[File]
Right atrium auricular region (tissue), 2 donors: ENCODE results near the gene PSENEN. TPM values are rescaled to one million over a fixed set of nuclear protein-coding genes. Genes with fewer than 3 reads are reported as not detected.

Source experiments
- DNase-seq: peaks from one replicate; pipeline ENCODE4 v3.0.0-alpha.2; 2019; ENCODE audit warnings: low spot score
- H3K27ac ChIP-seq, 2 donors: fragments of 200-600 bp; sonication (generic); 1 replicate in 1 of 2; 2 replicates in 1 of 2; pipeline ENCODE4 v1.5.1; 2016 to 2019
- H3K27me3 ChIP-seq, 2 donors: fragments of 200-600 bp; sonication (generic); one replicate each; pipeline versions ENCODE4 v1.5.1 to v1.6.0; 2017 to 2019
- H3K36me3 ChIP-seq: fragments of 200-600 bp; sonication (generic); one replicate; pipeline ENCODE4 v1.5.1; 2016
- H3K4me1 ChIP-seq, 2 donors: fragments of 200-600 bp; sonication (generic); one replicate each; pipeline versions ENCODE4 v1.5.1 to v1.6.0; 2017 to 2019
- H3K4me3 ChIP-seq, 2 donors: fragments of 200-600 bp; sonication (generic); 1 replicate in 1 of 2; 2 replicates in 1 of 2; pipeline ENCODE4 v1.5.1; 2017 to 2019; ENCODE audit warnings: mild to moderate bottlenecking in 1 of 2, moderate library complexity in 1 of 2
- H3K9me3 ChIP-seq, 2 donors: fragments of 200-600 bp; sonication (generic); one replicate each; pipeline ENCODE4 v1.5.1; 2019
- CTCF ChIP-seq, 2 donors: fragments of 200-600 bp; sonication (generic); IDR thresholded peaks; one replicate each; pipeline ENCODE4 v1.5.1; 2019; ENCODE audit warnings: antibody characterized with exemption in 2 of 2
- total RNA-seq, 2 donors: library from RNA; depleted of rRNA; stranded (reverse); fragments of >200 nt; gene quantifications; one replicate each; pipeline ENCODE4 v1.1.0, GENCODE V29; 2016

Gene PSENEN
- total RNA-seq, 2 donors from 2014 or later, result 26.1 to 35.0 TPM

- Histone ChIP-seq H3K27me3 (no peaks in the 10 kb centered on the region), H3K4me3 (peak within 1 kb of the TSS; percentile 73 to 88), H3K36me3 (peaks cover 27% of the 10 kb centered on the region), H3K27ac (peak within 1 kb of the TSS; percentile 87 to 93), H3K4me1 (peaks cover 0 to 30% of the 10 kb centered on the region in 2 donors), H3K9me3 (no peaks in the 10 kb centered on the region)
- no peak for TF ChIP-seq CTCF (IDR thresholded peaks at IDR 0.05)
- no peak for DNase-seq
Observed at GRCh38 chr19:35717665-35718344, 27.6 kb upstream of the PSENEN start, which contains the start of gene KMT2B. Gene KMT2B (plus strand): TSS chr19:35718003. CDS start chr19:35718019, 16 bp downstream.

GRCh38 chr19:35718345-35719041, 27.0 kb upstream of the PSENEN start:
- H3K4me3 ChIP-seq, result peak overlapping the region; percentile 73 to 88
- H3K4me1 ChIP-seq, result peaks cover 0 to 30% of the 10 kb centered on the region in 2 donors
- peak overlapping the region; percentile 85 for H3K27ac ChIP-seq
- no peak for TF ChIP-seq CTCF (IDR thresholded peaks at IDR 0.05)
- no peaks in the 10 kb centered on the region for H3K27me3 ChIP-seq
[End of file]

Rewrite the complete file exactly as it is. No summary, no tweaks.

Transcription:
Right atrium auricular region (tissue), 2 donors: ENCODE results near the gene PSENEN. TPM values are rescaled to one million over a fixed set of nuclear protein-coding genes. Genes with fewer than 3 reads are reported as not detected.

Source experiments
- DNase-seq: peaks from one replicate; pipeline ENCODE4 v3.0.0-alpha.2; 2019; ENCODE audit warnings: low spot score
- H3K27ac ChIP-seq, 2 donors: fragments of 200-600 bp; sonication (generic); 1 replicate in 1 of 2; 2 replicates in 1 of 2; pipeline ENCODE4 v1.5.1; 2016 to 2019
- H3K27me3 ChIP-seq, 2 donors: fragments of 200-600 bp; sonication (generic); one replicate each; pipeline versions ENCODE4 v1.5.1 to v1.6.0; 2017 to 2019
- H3K36me3 ChIP-seq: fragments of 200-600 bp; sonication (generic); one replicate; pipeline ENCODE4 v1.5.1; 2016
- H3K4me1 ChIP-seq, 2 donors: fragments of 200-600 bp; sonication (generic); one replicate each; pipeline versions ENCODE4 v1.5.1 to v1.6.0; 2017 to 2019
- H3K4me3 ChIP-seq, 2 donors: fragments of 200-600 bp; sonication (generic); 1 replicate in 1 of 2; 2 replicates in 1 of 2; pipeline ENCODE4 v1.5.1; 2017 to 2019; ENCODE audit warnings: mild to moderate bottlenecking in 1 of 2, moderate library complexity in 1 of 2
- H3K9me3 ChIP-seq, 2 donors: fragments of 200-600 bp; sonication (generic); one replicate each; pipeline ENCODE4 v1.5.1; 2019
- CTCF ChIP-seq, 2 donors: fragments of 200-600 bp; sonication (generic); IDR thresholded peaks; one replicate each; pipeline ENCODE4 v1.5.1; 2019; ENCODE audit warnings: antibody characterized with exemption in 2 of 2
- total RNA-seq, 2 donors: library from RNA; depleted of rRNA; stranded (reverse); fragments of >200 nt; gene quantifications; one replicate each; pipeline ENCODE4 v1.1.0, GENCODE V29; 2016

Gene PSENEN
- total RNA-seq, 2 donors from 2014 or later, result 26.1 to 35.0 TPM

- Histone ChIP-seq H3K27me3 (no peaks in the 10 kb centered on the region), H3K4me3 (peak within 1 kb of the TSS; percentile 73 to 88), H3K36me3 (peaks cover 27% of the 10 kb centered on the region), H3K27ac (peak within 1 kb of the TSS; percentile 87 to 93), H3K4me1 (peaks cover 0 to 30% of the 10 kb centered on the region in 2 donors), H3K9me3 (no peaks in the 10 kb centered on the region)
- no peak for TF ChIP-seq CTCF (IDR thresholded peaks at IDR 0.05)
- no peak for DNase-seq
Observed at GRCh38 chr19:35717665-35718344, 27.6 kb upstream of the PSENEN start, which contains the start of gene KMT2B. Gene KMT2B (plus strand): TSS chr19:35718003. CDS start chr19:35718019, 16 bp downstream.

GRCh38 chr19:35718345-35719041, 27.0 kb upstream of the PSENEN start:
- H3K4me3 ChIP-seq, result peak overlapping the region; percentile 73 to 88
- H3K4me1 ChIP-seq, result peaks cover 0 to 30% of the 10 kb centered on the region in 2 donors
- peak overlapping the region; percentile 85 for H3K27ac ChIP-seq
- no peak for TF ChIP-seq CTCF (IDR thresholded peaks at IDR 0.05)
- no peaks in the 10 kb centered on the region for H3K27me3 ChIP-seq